Monday 16 December 2013

Of milestones and new lives - Apollo Hospitals!

Babies are called 'Bundles of Joy' for a reason. The kind of happiness that they give, the purity of the love and affection they shower us with, the innocence of their beautiful smiles and the happiness they usher us with their cacophony - these are just some aspects that make life so wonderful.

While a baby starts giving joy the moment its existence is known, the mother has to be equally careful and responsible through the pregnancy. This is where, the doctors step in. Being one of the most important milestones of a woman's life, pregnancy needs to be taken care of with absolute care and supervision. And then comes the labor and we say hello to healthy babies! 

But what happens when the mother gives birth to medical wonders? Sadly, most times, the babies require special care, attention and medical procedures to lead a happy and healthy life.  *I was under observation for 72 hours, being a pre-mature born baby weighing 1.5kg at birth. And even today, I spot the worry in my daddy's eyes when he narrates the story of how tough it was for him to stay out and watch me battle for breath.*

The kind of care babies need, is any day more sophisticated than what is required by adults. At times such as these, Apollo Hospitals is what first comes to mind. Always the pioneers of game changing developments, innovations which are at par with the best facilities of the West, Apollo Hospitals has won the trust and hearts of many a patients and their families.

This is where the interesting and a little chills-down-the-spine story comes into picture.

We are all familiar with the concept of conjoined twins, aren't we? Conjoined twins are rarely encountered. Although seen in one in 200,000 deliveries more than 60% are stillborn. Of the remaining, 35% die within a few days or months of birth due to various causes.Conjoined twins can be joined at the chest, abdomen, back, buttock and head. Fusion at the buttocks (Pygopagus) is very rare and accounts for less than 17% of all conjoined twins.

Our story starts in a tiny village called 'Kasumulu', in Africa. This is the story of two little angels who are conjoined twins, and are 'pygopagus twins'. The mother went for delivery to the dispensary in her village from where she was shifted to the District Hospital because she had undergone a previous cesarean section.  At the district hospital, a  ‘C ‘section was done but to the doctors' surprise there was enormous difficulty in delivering the babies out of the uterus as they were joined at the back. The mother was told that separation of the babies was fraught with risk and she was sent to the Mohimbili Hospital in the capital Dar es Salaam by ambulance. It took three days to make this journey with the newborns. At Mohimbili, the doctors contacted the health officials for advise regarding further action.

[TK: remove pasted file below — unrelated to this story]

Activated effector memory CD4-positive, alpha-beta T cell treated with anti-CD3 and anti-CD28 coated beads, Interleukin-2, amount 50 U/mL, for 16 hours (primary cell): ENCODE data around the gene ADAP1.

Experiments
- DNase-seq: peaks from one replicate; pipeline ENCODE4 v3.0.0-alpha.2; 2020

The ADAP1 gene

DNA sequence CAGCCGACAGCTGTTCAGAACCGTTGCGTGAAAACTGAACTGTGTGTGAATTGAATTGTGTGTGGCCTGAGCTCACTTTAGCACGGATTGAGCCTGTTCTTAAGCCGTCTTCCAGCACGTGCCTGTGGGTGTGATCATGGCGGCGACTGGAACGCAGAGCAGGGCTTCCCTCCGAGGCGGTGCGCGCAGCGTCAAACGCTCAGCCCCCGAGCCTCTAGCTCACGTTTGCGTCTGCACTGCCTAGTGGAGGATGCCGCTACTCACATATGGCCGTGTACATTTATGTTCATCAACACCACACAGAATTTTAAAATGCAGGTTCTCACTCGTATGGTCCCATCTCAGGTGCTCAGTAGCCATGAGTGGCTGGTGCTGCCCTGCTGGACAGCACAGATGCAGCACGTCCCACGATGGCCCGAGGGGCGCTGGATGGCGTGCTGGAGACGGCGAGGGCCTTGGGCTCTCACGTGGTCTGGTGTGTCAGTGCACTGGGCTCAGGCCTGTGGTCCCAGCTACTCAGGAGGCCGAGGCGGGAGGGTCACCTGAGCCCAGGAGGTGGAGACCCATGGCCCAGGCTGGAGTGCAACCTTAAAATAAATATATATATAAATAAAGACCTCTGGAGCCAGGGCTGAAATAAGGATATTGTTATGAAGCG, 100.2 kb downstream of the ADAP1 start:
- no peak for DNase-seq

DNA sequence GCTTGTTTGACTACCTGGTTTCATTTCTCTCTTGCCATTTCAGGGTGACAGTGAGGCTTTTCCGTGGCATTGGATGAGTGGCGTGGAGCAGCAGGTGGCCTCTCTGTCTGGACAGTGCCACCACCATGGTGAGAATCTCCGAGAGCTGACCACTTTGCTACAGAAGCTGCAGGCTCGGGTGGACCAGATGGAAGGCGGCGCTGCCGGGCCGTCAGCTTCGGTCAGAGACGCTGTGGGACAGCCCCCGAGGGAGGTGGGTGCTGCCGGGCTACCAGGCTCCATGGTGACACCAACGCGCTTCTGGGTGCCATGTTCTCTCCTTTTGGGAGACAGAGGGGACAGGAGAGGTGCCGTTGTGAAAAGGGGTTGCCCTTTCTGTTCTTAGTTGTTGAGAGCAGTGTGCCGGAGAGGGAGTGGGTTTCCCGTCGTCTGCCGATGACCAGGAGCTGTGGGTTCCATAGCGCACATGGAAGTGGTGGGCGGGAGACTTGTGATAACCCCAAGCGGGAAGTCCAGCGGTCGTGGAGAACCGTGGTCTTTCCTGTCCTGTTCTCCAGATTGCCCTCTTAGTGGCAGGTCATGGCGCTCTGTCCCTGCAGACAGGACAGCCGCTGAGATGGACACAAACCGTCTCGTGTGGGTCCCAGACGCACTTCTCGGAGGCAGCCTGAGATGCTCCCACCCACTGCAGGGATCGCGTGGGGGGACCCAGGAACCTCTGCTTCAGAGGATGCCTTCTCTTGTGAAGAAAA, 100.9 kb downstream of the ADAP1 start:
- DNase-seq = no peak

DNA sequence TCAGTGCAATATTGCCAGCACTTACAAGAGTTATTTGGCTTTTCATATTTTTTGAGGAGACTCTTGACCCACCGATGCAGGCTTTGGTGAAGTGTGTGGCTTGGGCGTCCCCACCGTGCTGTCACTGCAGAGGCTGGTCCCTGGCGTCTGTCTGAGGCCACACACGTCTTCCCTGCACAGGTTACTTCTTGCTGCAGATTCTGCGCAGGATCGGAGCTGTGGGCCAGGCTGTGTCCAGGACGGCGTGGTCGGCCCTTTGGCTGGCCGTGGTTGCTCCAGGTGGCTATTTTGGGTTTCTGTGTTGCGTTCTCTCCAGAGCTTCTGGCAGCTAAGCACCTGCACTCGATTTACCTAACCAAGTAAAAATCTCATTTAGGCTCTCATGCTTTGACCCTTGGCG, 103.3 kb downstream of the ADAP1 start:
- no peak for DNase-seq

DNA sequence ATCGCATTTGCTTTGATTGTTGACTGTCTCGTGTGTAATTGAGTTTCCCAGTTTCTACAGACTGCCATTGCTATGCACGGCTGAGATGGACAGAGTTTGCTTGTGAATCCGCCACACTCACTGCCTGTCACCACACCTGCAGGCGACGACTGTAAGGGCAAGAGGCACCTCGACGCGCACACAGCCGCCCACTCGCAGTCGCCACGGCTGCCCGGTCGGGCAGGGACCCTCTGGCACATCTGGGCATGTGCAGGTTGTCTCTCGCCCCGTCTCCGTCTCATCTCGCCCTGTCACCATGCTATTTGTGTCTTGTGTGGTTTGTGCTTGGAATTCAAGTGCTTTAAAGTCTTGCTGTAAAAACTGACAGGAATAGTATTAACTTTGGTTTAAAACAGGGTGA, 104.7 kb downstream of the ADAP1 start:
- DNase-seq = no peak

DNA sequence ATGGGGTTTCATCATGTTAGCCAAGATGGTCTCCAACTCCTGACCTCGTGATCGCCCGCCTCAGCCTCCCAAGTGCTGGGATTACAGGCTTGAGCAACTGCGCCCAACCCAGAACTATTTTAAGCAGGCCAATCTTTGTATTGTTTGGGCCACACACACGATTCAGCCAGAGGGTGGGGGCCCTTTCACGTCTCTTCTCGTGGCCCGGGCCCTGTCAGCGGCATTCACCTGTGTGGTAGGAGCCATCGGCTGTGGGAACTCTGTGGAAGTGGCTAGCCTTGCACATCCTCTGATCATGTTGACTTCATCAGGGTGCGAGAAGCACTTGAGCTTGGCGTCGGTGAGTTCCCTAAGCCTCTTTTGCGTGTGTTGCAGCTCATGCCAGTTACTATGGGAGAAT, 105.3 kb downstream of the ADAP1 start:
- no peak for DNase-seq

Apollo Hospitals Chennai is closely associated with the Tanzanian government by the Save a Child's Heart Initiative (SACHI). The babies were therefore shifted to Apollo Children’s Hospital in Chennai at four and a half months of age. After extensive work up it was found that the babies were joined at the tail end of the spines and shared a single anus and rectum. They were also found to have a single phallus and urinary passage.

Apollo Hospitals has now taken up the mammoth task of performing surgery on these twins who are now of age 9 months and weigh 16 kg. The surgery will take 14 - 16 hours. It is being planned on the 16th of December. A team of 20 doctors from the specialties of neurosurgery, plastic surgery, paediatric surgeryand pediatric urology will attempt the separation. The services of Dr.Edward Kiely – Paediatric Surgeon and Dr.Richard Howard – Anaesthesiologist, both from Great Ormond Street Hospital in London, have been sought to guide and help in the safe separation. During the last five months tissue expanders have been placed in the back, buttocks and thighs so that skin flaps can be rotated to cover the large defects, which will be left after separation.

What more?  The nurses looking after the babies have been showering love and affection on the babies who have been nicknamed ‘Ammukutty’ and ‘Chellakutty’.

The babies can say ‘Thatha’ and ‘Athai’ and the mother has picked up a smattering of Tamil as well :)

The team of doctors are very confident of handling this surgery well and giving a new life to the adorable twins and their mother, all over again :)

Here is wishing them all the success in the world. After having heard dozens of success stories echoing from the inside of the walls of the Apollos, I don't think there is any need for panic. But I might as well say, all our prayers and good wishes, warmth and assurance rests with the team. 

Go Team Apollo! 

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